Gardenproud Blog

Posts Tagged ‘Gardening Tips’

Your Gardening Questions -1

Tuesday, April 7th, 2015

- Do you have any advice about pruning wisterias?

Wisteria should be pruned twice a year Jan/Feb and July/August. With winter pruning you can cut back to within 2-3 buds of the main plant structure.

In the summer prune back the whippy shoots, tie back plant into trellis, cutting back to c 5 buds from main structure. With older plants you can cut back further, removing areas where the plant over hangs windows and twist around drain pipes. For further advice see RHS website.


- What is the best way to deal with bulbs once they are over?

Dead head the flower heads after they have bloomed, then leave the plants. The main strategy here is to allow the plants to put it’s energy back into the bulb for next years growth. After a while the stem and leaves will turn brown, then you can cut back and trim off the dead foliage.

- We have recently had a large tree removed from a bank in our garden. Do you have any suggestions for a shrub to replace this?

Berberis is  a large shrub with deep red foliage and all round year colour. The variety – Berberis “Superba” has beautiful purple colouring. It is a vigorous, deciduous shrub. With new bronze red growth, yellow-orange flowers in the Spring then red berries in the Autumn. It can be used as an individual shrub, or hedge. It contrasts well with green hedge plants and adjoining shrubs. It will grow to 2-3m in height.

For further information, or to ask any further questions please contact Tim Sykes at Gardenproud, you can contact him by email at info@reallygardenproud.com

It’s November and what’s happening in the garden?

Saturday, November 1st, 2014

By Tim Sykes

Looking good in our garden at the moment are the Sedum Autumn Joy, and if you have them so will Sedum Iceberg.

Verbena Bonarensis can also still be looking the business.

I love the look of Hydrangeas as the flower heads turn from their full bloom colour to the slightly shabby chick hues. We tend to cut the flower heads off now and use them in doors as flower arrangements.

Our variegated Holly standard looks stunning with its fresh red berries. Even the Dahlias are often still in bloom. The odd rose lingers on through October and November. If you have rose climbers now is the time to prune them. A good guide on rose pruning can be found on the BBC Gardening website.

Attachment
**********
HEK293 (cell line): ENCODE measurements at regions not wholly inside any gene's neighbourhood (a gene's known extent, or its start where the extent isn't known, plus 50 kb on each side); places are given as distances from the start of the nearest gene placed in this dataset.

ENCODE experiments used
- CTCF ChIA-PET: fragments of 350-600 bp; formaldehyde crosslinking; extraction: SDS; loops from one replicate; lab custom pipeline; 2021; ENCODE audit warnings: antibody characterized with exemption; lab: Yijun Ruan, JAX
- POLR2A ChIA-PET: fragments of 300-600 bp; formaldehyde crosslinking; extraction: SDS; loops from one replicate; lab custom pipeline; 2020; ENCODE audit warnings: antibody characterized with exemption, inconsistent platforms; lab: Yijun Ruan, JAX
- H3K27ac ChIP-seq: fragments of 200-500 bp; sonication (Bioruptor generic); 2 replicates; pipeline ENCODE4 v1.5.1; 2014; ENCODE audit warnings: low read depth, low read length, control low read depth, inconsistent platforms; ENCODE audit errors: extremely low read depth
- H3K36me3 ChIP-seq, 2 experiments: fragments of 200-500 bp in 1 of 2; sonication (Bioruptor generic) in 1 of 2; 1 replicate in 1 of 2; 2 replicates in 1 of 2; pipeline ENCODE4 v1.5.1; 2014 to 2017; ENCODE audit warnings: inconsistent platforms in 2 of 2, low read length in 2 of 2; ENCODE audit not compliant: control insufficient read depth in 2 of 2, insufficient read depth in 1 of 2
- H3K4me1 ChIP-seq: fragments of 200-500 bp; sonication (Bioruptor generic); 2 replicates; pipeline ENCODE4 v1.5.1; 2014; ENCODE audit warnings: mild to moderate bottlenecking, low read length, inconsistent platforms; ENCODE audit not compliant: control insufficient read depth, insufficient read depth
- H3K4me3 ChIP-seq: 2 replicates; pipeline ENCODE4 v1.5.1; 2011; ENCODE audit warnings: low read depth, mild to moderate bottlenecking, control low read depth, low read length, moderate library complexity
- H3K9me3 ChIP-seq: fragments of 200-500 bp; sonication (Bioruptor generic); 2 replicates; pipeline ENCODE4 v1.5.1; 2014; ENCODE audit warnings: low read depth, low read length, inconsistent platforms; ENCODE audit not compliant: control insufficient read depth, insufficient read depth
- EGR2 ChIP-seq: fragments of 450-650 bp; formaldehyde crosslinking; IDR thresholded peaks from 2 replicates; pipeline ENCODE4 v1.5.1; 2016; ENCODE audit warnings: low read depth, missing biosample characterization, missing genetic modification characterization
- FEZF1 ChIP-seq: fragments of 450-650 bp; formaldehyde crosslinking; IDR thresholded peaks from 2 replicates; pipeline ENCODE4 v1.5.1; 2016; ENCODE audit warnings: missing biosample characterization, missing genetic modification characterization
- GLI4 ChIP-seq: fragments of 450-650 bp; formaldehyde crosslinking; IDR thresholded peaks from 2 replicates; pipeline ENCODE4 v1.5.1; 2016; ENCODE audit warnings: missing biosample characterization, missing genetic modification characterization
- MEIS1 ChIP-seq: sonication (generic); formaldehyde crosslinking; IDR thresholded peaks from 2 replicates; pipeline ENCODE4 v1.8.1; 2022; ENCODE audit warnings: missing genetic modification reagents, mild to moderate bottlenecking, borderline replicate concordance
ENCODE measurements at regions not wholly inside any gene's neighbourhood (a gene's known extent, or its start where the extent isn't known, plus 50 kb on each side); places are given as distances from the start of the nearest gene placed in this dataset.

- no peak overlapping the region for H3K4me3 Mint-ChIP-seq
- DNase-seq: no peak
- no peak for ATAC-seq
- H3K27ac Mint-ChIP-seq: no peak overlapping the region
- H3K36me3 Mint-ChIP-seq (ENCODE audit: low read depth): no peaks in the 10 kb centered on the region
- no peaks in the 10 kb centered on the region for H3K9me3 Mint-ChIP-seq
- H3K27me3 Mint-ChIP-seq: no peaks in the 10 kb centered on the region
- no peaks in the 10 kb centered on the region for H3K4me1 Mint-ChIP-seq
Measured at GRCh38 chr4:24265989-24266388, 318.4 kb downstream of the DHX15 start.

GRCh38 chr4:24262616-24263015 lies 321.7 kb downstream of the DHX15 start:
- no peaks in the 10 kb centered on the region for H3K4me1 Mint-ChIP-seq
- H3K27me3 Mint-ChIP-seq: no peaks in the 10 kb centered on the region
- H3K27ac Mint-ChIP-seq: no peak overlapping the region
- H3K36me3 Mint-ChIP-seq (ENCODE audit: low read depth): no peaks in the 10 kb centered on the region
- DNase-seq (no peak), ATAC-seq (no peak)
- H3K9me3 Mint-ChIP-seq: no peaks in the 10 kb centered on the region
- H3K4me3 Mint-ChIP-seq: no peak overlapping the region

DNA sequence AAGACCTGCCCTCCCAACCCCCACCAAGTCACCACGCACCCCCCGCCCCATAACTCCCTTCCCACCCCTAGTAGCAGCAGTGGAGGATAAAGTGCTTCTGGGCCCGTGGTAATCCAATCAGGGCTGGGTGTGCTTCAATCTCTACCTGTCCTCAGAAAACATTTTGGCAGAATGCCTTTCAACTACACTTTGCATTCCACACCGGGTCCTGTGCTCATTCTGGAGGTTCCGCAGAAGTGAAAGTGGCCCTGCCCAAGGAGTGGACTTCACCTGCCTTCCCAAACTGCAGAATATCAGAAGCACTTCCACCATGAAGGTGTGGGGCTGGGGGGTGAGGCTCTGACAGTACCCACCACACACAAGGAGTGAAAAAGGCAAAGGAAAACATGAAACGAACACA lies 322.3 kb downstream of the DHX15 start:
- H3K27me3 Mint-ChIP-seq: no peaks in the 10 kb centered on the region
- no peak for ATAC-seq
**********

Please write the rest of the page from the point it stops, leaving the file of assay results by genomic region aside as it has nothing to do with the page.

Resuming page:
The trees had a particularly heavy leaf cover this year, so you can expect to have a lot of leaves to clear up this November. We tend to clear the leaves as we go rather than wait for one fall. A good strong blower, a soft plastic rake and bulk bags are probably the best tools to use. You can also purchase rather nifty hand grabbers – Yeoman make a pair around £10 from Greenfingers.com.  Regular clearance of the leaves helps minimise any damage to lawns. However in some instances where the gardens are so vast we have taken to mulching the leaves using our big rotary mowers and spreading the shredded leaves across the lawns. There is a school of thought that this helps put nutrients back into the lawn surface.

Talking of which it’s time to make that final cut of the lawn, then clean your mower for winter storage and servicing.

Typically the best time to be planting out larger shrubs, trees and hedging before the Winter sets in. For inspiration you might take a trip to nearby Sheffield Park, Uckfield, or English Woodlands nursery in Heathfield where you can also buy the plants.

The Autumn is also a good time to be trimming and shaping your hedges, so remember to get the hedge trimmer out, or ask your gardener to check them.

Plant containers and hanging baskets with winter flowering bedding plants including pansies and my favourite cyclamen. The cyclamen looks good in pots, but also can be planted out and will flower right through the Winter. Favourite places are under trees and in rockeries.

Don’t forget to get those Spring bulbs out there.

We’ve bought a whole variety of tulip bulbs to be planted in our front garden beds, and November is the best time to plant tulips.

Our choice for next Spring includes:

Blue Spectacle, which give a beautiful bluey lilac multi-petalled flower head

Little Beauty, a rather delicate small crimson flower

Tres Chic, with it’s distinctive white tuber shaped petals

Queen of Night, that famous black tulip which looks stunning planted in concentrated patterns, often seen mixed with fennel

There are good ranges in most of the local nurseries. We bought ours at Notcutts in Tunbridge Wells.

For any advice or further information about gardening and gardening design contact Tim Sykes on 07725 173820 or, at info@reallygardenproud.com

Remember to wrap up warm, and enjoy November in the garden.